Reduced oxidative capacity of skeletal muscle has been proposed to lead to accumulation of intramyocellular triglyceride (IMTG) and insulin resistance. We have measured mitochondrial respiration before and after a 10% low-calorie-induced weight loss in young obese women to examine the relationship between mitochondrial function, IMTG, and insulin resistance. Nine obese women (age, 32.3 years [SD, 3.0]; body mass index, 33.4 kg/m(2) [SD, 2.6]) completed a 53-day (SE, 3.8) very low calorie diet (VLCD) of 500 to 600 kcal/d without altering physical activity. The target of the intervention was a 10% weight loss; and measurements of mitochondrial respiration, IMTG, respiratory exchange ratio, citrate synthase activity, mitochondrial DNA copy number, plasma insulin, 2-hour oral glucose tolerance test, and free fatty acids were performed before and after weight loss. Mitochondrial respiration was measured in permeabilized muscle fibers using high-resolution respirometry. Average weight loss was 11.5% (P < .05), but the levels of IMTG remained unchanged. Fasting plasma glucose, plasma insulin homeostasis model assessment of insulin resistance, and insulin sensitivity index (composite) obtained during 2-hour oral glucose tolerance test improved significantly. Mitochondrial respiration per milligram tissue decreased by approximately 25% (P < .05), but citrate synthase activity and mitochondrial DNA copy number remained unchanged. Respiratory exchange ratio decreased from 0.87 (SE, 0.01) to 0.79 (SE, 0.02) (P < .05) as a sign of increased whole-body fat oxidation. Markers of insulin sensitivity improved after the very low calorie diet; but mitochondrial function decreased, and IMTG remained unchanged. Our results do not support a direct relationship between mitochondrial function and insulin resistance in young obese women and do not support a direct relationship between IMTG and insulin sensitivity in young obese women during weight loss.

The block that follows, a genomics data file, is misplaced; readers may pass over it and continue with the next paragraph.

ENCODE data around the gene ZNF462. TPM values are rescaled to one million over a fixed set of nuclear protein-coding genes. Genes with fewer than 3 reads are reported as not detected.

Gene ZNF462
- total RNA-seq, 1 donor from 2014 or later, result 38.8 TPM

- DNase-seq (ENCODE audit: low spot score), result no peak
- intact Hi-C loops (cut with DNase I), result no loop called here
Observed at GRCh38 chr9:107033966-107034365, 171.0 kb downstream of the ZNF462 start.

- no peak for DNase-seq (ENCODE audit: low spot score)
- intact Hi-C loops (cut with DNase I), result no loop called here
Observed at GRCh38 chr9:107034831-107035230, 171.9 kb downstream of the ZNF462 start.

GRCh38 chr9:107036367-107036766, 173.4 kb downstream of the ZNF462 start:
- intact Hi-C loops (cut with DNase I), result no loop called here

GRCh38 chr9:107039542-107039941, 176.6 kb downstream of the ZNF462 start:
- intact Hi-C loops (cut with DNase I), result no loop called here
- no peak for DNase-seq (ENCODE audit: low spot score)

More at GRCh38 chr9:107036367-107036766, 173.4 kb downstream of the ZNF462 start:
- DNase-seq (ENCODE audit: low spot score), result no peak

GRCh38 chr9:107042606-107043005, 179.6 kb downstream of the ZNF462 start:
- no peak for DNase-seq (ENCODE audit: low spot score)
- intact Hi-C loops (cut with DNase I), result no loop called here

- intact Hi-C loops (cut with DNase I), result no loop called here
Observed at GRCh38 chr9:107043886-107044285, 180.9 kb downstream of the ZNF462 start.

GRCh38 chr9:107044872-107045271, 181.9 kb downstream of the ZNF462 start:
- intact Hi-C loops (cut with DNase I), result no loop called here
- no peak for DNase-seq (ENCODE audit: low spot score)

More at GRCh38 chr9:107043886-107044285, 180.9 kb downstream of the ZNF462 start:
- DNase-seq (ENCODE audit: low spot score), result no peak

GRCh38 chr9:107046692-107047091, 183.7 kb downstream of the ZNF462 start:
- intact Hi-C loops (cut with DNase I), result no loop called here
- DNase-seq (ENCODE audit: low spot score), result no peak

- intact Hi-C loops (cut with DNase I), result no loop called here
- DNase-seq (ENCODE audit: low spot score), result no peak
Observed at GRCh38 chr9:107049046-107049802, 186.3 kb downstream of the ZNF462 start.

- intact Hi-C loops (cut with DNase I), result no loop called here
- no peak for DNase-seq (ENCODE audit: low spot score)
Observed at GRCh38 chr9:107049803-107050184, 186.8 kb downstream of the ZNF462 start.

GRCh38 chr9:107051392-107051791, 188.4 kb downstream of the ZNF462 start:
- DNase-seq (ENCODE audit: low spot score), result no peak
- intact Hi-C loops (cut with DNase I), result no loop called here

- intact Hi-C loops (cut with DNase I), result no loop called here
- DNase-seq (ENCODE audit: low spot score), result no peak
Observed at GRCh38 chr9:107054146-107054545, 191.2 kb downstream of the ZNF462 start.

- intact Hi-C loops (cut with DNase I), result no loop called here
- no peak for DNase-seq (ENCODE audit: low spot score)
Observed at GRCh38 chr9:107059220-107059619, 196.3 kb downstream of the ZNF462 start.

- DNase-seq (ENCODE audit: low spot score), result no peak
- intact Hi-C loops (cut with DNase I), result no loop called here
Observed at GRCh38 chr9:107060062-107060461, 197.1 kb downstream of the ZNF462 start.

3. Effects of chloroplast dysfunction on mitochondria: white sectors in variegated leaves have higher mitochondrial DNA levels and lower dark respiration rates than green sectors.